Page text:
This easy-to-use resource contains the first-ever set of comprehensive professional guidelines for how child welfare and juvenile justice professionals can best serve LGBT youth in state care. The Best Practice Guidelines for Serving LGBT Youth in Out of Home Care developed out of recommendations from the Model Standards Project, a collaboration between Legal Services for Children and the National Center for Lesbian Rights.
Child Welfare League of America (2006)
Psychologists who work with transgender or gender nonconforming people should seek to provide acceptance, support and understanding without making assumptions about their clients’ gender identities or gender expressions, according to practice guidelines adopted during the American Psychological Association’s 123rd Annual Convention.
American Psychological Association (2015)
The purpose of this study was to estimate the population of sexual minority or LGB (lesbian, gay and bisexual) children and youth involved with the child welfare system, and to compare their health, mental health, placement and permanency outcomes to those of non-LGB youth. Data were drawn from the Second National Survey of Child and Adolescent Well-Being (NSCAW-II), a nationally representative sample of children who were referred to child welfare due to a report of abuse or neglect over a fifteen month period. Results indicate that approximately 15.5% of all system involved youth identified as lesbian, gay or bisexual, and that lesbian and bisexual females, and LGB youth of color are both overrepresented within child welfare systems. Although no substantive difference in risk factors, permanency and placement were found between LGB and Non-LGB youth, LGB youth were significantly more likely to meet the criteria for adverse mental health outcomes. Implications for child welfare practice and policy are presented, along with recommendations for future research in this area.
RISE offers comprehensive care coordination through a Care Coordination Team (CCT). The CCT partners with families of LGBTQ youth ages 5 and older and focuses on barriers to permanency. RISE also includes an outreach and relationship-building component to support public and private agencies in working with LGBTQ youth. This component includes a three-hour LGBTQ foundation training, a three-hour social work practice with LGBTQ training for foster parents and kinship care, and organizational coaching.
Wilson et al, 2016
Transgender children who have socially transitioned, that is, who identify as the gender “opposite” their natal sex and are supported to live openly as that gender, are increasingly visible in society, yet we know nothing about their mental health. Previous work with children with gender identity disorder (GID; now termed gender dysphoria) has found remarkably high rates of anxiety and depression in these children. Here we examine, for the first time, mental health in a sample of socially transitioned transgender children. Results demonstrate that socially transitioned transgender children who are supported in their gender identity have developmentally normative levels of depression and only minimal elevations in anxiety, suggesting that psychopathology is not inevitable within this group. Especially striking is the comparison with reports of children with GID; socially transitioned transgender children have notably lower rates of internalizing psychopathology than previously reported among children with GID living as their natal sex.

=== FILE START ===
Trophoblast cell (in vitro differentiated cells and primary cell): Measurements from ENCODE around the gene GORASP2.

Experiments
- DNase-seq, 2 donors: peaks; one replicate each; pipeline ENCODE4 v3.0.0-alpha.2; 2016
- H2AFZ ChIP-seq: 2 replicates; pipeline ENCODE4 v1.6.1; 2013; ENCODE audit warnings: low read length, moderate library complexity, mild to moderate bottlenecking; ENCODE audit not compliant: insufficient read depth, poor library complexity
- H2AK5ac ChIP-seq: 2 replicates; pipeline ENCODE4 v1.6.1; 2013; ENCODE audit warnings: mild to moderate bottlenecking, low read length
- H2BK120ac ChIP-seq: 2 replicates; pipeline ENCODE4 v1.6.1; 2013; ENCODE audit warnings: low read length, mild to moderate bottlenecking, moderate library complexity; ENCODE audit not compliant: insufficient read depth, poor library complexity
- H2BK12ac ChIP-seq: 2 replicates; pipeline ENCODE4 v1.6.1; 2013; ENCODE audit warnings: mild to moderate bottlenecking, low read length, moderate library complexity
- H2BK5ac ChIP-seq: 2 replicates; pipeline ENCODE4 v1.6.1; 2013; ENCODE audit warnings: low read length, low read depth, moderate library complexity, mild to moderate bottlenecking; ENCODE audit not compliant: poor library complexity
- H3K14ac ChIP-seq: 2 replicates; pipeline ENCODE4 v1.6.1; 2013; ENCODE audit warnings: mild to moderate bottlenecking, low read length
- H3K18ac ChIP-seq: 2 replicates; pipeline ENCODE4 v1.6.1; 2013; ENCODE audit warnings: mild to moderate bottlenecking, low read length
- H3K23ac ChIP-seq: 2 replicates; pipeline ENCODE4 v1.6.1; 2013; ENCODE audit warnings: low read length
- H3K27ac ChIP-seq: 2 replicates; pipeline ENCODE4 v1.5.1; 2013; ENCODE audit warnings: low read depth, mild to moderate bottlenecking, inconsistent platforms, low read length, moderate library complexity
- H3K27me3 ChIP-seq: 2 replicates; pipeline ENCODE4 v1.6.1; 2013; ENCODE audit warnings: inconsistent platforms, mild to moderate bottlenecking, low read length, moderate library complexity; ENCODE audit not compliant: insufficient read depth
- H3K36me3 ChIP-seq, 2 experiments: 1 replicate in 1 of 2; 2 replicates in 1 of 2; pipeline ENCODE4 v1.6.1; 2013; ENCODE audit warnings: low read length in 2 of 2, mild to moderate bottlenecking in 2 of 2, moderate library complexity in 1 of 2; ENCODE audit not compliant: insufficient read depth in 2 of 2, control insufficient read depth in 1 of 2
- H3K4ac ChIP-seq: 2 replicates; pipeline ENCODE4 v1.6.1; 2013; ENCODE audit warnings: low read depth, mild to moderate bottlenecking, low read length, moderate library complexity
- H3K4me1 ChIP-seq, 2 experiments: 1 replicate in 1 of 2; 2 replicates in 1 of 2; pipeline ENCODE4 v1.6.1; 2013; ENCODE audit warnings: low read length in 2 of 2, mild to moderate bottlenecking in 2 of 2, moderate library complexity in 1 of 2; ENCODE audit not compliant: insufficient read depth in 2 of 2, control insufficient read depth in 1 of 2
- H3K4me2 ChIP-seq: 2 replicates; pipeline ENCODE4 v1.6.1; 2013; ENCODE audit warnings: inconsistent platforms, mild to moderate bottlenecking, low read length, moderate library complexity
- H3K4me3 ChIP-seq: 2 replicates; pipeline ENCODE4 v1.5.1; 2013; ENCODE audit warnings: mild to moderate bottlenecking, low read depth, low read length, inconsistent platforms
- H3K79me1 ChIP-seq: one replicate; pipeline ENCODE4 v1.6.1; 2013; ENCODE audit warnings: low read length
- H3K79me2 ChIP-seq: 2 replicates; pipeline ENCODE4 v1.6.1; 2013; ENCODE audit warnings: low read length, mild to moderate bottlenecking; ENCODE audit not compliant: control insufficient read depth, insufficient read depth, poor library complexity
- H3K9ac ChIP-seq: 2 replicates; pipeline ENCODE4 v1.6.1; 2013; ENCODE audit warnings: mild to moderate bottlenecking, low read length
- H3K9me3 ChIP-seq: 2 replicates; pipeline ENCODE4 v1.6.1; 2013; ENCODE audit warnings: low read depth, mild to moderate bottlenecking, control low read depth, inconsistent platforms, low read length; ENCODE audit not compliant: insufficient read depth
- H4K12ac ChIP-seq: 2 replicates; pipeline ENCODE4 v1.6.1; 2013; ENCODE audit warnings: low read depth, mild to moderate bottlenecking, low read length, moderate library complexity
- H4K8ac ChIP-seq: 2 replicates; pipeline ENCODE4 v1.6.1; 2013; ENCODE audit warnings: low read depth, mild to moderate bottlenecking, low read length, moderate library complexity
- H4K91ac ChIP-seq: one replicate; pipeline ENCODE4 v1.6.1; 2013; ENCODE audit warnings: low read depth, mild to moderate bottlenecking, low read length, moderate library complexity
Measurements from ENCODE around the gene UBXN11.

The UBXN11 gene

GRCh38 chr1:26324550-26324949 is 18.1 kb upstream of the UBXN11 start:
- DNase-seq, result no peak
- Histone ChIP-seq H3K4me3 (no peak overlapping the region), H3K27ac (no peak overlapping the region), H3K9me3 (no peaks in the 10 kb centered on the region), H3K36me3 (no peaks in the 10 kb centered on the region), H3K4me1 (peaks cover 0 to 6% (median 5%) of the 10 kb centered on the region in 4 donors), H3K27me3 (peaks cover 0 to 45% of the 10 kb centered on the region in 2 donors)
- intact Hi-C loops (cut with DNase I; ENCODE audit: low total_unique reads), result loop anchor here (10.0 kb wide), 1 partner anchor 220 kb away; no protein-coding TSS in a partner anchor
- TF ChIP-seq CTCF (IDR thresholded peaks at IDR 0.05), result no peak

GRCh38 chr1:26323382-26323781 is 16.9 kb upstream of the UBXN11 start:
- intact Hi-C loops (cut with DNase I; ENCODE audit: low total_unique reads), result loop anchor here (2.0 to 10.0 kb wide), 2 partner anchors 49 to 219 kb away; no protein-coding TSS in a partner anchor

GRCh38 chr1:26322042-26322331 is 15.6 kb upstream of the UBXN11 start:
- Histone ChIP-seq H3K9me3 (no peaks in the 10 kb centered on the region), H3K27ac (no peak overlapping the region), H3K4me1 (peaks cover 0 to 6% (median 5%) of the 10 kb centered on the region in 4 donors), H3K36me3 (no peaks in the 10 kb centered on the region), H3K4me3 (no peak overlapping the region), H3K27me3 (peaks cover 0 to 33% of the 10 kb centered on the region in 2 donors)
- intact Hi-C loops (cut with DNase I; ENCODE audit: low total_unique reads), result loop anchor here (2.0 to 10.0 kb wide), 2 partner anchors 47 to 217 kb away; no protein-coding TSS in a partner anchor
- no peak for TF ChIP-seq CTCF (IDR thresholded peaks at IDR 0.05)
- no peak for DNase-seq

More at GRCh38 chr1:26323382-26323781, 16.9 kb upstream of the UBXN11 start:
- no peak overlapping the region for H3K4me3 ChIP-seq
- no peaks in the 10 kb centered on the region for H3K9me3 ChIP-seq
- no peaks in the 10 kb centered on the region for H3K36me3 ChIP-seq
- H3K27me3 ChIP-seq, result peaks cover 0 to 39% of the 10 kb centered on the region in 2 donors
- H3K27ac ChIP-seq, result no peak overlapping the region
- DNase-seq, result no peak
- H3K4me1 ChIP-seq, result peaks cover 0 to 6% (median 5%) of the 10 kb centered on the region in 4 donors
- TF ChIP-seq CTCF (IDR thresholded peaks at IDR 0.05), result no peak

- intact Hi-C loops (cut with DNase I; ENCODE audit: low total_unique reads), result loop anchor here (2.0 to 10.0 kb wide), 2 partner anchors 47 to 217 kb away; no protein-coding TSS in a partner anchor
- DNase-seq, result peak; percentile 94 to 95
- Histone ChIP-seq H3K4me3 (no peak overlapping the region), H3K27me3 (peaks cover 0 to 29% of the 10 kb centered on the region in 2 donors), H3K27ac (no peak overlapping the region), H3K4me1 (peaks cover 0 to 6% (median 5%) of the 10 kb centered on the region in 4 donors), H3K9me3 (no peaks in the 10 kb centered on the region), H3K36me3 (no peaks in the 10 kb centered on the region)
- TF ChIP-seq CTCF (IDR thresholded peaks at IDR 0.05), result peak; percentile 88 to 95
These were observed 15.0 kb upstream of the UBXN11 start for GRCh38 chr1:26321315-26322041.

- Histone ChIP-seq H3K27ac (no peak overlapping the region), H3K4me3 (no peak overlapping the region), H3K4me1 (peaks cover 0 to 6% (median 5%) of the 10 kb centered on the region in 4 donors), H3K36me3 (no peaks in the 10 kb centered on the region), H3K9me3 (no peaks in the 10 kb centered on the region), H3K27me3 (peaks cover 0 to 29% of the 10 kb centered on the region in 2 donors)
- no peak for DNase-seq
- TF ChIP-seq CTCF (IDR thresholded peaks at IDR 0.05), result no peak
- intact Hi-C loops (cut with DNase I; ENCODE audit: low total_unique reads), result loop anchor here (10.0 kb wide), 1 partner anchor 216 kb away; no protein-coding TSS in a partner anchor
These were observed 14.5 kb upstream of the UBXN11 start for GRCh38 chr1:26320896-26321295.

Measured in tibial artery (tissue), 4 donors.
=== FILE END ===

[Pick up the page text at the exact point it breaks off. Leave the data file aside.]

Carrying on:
This train-the-trainer curriculum includes a 101 and a 201 section. Aimed at increasing providers’ sensitivity and enhancing their skills, the modules within the curriculum provide definitions, values clarifications, and a learning lab on LGBTQ youth in out-of-home care.
National Association of Social Workers and Lambda Legal (Kelly & Clark, 2009)
This fact sheet is intended to assist and support Native youth who may be Two-Spirit and/or LGBTQ (lesbian/ gay/ bisexual/ transgender/ questioning). Native youth in child welfare placements can experience many challenges, including feelings of abandonment, guilt, shame, disconnection from extended family, and many feelings related to unresolved grief and loss due to multi-generational historical traumas.
The goal of this document is to strengthen families in achieving wellness and stability by assisting youth in feeling connected to resources and communities. It is also meant to support healthy identity, healthy development, reduce the risks of suicide and substance abuse, and strengthen ICWA (Indian Child Welfare Act) compliance.
This guide is designed to improve foster parents’ skills in supporting LGBTQ youth in the child welfare system. The guide emphasizes the unique role that foster parents can play in reducing risks and stigma while improving youths’ health and well-being in the community.
Child Welfare Information Gateway